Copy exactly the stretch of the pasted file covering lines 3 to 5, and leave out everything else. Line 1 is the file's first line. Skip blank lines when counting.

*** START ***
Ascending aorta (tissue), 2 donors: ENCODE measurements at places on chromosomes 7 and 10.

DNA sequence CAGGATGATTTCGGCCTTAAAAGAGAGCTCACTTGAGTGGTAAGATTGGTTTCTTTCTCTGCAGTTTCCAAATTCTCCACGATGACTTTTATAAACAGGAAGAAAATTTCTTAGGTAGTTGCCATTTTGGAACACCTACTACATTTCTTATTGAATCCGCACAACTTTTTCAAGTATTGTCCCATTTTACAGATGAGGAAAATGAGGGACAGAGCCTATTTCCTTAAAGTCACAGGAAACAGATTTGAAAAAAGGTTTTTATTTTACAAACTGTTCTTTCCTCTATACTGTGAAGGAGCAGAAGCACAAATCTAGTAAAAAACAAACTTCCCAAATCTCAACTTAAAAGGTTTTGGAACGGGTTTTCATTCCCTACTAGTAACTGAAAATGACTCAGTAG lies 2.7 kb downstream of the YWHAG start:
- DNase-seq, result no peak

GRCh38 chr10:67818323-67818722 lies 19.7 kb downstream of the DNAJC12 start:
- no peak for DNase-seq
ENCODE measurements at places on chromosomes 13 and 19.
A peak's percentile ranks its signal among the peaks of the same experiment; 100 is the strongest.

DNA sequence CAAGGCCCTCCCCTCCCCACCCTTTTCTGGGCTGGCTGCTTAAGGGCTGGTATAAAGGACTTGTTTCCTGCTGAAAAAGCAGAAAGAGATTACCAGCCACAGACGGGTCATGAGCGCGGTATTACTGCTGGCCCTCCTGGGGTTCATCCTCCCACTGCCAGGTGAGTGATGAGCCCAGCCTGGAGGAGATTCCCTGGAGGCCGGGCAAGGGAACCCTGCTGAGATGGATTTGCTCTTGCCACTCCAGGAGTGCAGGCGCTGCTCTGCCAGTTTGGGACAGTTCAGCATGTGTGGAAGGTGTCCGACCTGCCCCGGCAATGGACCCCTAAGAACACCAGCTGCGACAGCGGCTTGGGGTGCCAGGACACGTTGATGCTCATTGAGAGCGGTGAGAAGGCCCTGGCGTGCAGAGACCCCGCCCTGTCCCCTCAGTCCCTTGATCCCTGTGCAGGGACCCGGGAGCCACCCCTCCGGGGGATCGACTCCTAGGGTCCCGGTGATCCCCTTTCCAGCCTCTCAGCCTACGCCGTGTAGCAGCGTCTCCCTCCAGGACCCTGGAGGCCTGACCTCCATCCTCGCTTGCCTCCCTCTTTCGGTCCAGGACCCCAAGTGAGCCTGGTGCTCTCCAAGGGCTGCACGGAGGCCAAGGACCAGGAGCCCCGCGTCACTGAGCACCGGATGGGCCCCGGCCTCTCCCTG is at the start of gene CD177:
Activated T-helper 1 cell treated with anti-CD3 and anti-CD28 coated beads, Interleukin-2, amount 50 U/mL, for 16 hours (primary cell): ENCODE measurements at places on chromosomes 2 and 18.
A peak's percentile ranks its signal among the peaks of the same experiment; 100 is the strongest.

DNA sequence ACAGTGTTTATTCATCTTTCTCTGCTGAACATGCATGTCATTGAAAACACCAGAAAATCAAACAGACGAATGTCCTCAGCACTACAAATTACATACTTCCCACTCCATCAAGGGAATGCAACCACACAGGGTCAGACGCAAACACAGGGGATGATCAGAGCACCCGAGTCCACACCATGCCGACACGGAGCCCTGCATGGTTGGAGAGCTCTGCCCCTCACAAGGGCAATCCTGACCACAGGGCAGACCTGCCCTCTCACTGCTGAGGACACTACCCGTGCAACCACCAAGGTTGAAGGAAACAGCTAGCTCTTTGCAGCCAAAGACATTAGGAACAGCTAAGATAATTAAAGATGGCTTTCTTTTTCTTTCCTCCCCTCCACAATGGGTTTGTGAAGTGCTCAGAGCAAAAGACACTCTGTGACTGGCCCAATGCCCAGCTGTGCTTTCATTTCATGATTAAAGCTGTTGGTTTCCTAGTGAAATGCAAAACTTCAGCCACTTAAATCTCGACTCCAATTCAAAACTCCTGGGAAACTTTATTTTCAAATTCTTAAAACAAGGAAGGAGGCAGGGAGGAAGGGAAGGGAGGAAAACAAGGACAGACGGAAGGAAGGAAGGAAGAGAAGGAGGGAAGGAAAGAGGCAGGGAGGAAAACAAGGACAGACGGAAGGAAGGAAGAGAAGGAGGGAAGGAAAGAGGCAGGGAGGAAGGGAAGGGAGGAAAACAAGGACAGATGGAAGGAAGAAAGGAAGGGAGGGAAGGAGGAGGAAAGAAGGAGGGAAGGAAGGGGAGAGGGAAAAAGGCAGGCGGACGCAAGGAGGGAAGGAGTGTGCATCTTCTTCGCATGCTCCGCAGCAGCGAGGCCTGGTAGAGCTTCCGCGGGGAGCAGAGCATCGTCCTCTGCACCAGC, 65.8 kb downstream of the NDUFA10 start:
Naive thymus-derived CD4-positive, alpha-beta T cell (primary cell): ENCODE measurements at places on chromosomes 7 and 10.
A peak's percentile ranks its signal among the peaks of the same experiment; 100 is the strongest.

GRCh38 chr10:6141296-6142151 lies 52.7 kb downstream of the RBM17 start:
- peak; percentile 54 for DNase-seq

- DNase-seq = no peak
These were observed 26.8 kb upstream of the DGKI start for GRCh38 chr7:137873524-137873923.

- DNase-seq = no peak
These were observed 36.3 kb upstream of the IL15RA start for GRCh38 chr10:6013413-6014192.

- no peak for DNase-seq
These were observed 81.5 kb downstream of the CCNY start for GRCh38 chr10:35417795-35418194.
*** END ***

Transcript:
- DNase-seq, result no peak

GRCh38 chr10:67818323-67818722 lies 19.7 kb downstream of the DNAJC12 start:
- no peak for DNase-seq